Learning and identity
The concepts of learning and identity are closely interwoven and seen as a social process of making meaning, primly inspired by the situated learning. (Wenger 1998)
Identity is not only about our self image or other people’s image of ourselves, it is our way of living our everyday life, it is the layers of experiences and interpretations that we have made by participating in social practices (Wenger 1998) the nature of participation, power, enterprise, mutual engagement and sociality, shared repertoire, and identity
‘Legitimate peripheral participation is not itself an educational form, much less a pedagogical strategy or a teaching technique. It is an analytical viewpoint on learning, a way of understanding learning. We hope to make clear as we proceed that learning through legitimate peripheral participation takes place no matter which educational form provides a context for learning, or whether there is any intentional educational form at all’. (Lave and Wenger 1991, page 40).
Communities of Practice was developed by considering a wide range of apprenticeship learning situations, from traditional tailors through to participation in communities such as alcoholics anonymous.
Learning is thus characterised as a process of changing participation, from initial peripheral participation of the apprentice or, more generally, newcomer to the practices to the fuller participation available to a ‘master’ or old timer in the practices.
Wenger (1998) identifies three essential features:
- mutual engagement
- a joint enterprise
- a shared repertoire.
Engaging in practice over a period of time develops a shared repertoire of practices,
understandings, routines, actions, and artefacts (Wenger 1998).
Participation in communities of practice is not only about learning to do, but as a part of doing, it is about learning to be (Lave and Wenger 1991)
Firstly, it shifts the focus from teaching to learning and the practices the learner engages in (Adler 1998).
Secondly, it recharacterises the role of the teacher as not primarily being a holder of knowledge but an expert in the practices of a subject based community. The teacher exemplifies for the learner how to legitimately participate in these practices.
Thirdly, as a situated theory of learning it helps to explains the issue of a lack of ‘transfer’ of knowledge from school to non-school contexts (see Evans 2000; Lave 1988; Lerman 1999, for a discussion of this issue).
Fourthly, it recognises the intimate connection between the ‘subject’ practices and the pedagogical practices and therefore helps us to understand why different pedagogies not only influence the amount that is learned but also what is learned. The acquisition (Lave 1988) or representational model (Seely Brown and Duguid 1989) of learning in school contexts distinguishes between what the students are to learn or to ‘acquire’, and the means by which this learning occurs. A division is made between subject and pedagogy.
Fifthly, it highlights the extent to which educators are not imparting knowledge nor even only helping their students to engage in particular social practices but rather to become particular types of human beings. Thus it opens avenues of inquiry to understand learners’ patterns of identification and non-identification with schools mathematics (see for example, Boaler 2000)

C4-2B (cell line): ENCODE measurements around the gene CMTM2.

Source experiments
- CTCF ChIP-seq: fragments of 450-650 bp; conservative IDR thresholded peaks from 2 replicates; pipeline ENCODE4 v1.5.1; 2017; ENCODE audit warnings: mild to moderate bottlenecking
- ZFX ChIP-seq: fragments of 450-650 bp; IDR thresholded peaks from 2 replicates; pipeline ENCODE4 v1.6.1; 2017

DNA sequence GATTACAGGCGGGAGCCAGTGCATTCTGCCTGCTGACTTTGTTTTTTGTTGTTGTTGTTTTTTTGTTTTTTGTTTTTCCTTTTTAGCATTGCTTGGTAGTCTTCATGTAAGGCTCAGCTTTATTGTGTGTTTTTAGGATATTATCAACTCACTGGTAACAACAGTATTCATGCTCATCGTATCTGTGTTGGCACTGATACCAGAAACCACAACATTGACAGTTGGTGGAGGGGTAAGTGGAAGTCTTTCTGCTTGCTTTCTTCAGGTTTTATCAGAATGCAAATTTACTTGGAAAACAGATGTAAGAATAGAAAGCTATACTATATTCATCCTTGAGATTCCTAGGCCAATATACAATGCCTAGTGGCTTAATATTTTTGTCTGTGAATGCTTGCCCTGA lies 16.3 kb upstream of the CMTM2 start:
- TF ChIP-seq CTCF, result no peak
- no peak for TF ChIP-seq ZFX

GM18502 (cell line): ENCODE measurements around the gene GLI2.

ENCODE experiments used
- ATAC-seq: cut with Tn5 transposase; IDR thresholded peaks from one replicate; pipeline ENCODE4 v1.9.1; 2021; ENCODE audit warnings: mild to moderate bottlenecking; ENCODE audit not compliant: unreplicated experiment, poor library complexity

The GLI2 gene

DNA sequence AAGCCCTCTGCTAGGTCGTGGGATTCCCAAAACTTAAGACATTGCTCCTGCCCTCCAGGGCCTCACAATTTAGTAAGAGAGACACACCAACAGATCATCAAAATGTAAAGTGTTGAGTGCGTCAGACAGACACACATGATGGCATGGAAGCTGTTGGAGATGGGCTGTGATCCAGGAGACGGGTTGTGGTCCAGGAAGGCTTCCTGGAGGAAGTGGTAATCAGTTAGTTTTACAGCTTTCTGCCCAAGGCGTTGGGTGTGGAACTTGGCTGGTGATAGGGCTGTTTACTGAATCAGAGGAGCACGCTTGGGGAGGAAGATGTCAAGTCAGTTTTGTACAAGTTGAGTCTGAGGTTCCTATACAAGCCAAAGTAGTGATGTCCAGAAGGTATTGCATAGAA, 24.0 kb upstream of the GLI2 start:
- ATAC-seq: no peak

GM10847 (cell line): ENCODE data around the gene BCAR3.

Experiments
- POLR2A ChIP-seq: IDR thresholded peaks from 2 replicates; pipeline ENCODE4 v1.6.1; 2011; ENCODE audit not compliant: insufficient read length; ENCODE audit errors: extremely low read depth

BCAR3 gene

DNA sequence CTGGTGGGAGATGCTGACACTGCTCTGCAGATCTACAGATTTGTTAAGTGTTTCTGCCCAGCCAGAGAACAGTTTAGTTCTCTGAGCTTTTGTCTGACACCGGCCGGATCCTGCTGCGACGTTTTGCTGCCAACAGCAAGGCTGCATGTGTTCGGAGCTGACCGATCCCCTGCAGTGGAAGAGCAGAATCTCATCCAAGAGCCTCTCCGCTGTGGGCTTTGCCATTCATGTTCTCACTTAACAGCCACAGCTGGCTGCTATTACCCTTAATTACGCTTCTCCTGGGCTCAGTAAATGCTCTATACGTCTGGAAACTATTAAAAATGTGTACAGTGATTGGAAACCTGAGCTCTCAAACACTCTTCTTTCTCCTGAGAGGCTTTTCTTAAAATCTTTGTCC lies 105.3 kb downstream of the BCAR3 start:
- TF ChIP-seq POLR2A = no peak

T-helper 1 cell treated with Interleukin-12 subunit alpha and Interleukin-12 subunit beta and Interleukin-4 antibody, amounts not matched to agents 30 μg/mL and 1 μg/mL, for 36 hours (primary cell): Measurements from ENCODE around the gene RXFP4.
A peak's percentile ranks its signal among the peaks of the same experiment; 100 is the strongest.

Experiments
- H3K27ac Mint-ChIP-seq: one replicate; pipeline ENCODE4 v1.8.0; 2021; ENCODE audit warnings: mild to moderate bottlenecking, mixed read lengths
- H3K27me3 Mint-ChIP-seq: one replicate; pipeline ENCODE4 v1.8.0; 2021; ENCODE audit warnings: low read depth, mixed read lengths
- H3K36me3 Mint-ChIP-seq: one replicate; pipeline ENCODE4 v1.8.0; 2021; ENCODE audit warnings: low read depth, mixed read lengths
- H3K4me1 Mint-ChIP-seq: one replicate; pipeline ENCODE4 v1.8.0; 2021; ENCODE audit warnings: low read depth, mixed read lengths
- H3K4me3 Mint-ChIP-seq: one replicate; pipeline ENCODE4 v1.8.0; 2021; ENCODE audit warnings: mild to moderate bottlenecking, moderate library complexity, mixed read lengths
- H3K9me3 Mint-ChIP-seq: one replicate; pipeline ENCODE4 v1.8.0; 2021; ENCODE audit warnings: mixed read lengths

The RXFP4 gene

The community of practice model, based on the metaphor or actuality of apprenticeship learning identifies three basic positions that participants take up.
These can be referred to in the following way:
However, it is clear that the basic positions in a classroom are not like this, there is generally a single teacher and a relatively large number of pupils. Moreover, the trajectory of participation of the student is not to become a teacher (Adler 1998; Lemke 1997; Lerman 1998).
One way of reconceptualising or extending Communities of Practice is to consider learning as taking place in ‘ecologies of practices’ (Boylan 2004)
Adler, J. (1998) “Lights and limits: Recontextualising Lave and Wenger to theorise knowledge ofteaching and of learning school mathematics.” In Situated Cognition and the Learning of Mathematics, ed. Anne Watson, 161-177. Oxford: Centre for Mathematics Education, University of Oxford Department of Educational Studies.
Boaler, J. (2000) “Mathematics from another world: Traditional communities and the alienation of learners.” Journal of Mathematical Behaviour 18, no. 3: 379-397.
Boylan, M (2004) Questioning (in) school mathematics: Lifeworlds and ecologies of practice PhD Thesis. Sheffield Hallam University
Herting, K (2006) Balancing on a thin line – Thoughts from a study of Swedish voluntary leaders in children’s football. AARE’s 36th Annual International Education Research Conference Adelaide Australia November 27 -30 2006
Lave, J, and Wenger.E (1991) Situated Learning: Legitimate Peripheral Participation. Cambridge: Cambridge University Press.
Lemke, J. (1997) “Cognition, context, and learning: A social semiotic perspective.” In Situated Cognition: Social, Semiotic, and Psychological Perspectives, ed. David Kirshner and JamesWhitson, 37-56. Mahwah, NJ: Lawrence Erlbaum Associates.
Lerman, S. (1998) “Learning as social practice: An appreciative critique.” In Situated
Cognition and the Learning of Mathematics, ed. Anne Watson, 33-42. Oxford: Centre for
Mathematics Education, University of Oxford Department of Educational Studies.
Seely Brown, J, and P. Duguid. (1991) Organisational learning and communities of practice: Toward a unified view of working, learning and innovation. Accessed November 2000. Available from http://www.parc.xerox.com/ops/members/brown/papers/orglearning.htm.
Wenger, E. (1998) Communities of Practice: Learning, Meaning and Identity. Cambridge: Cambridge University Press.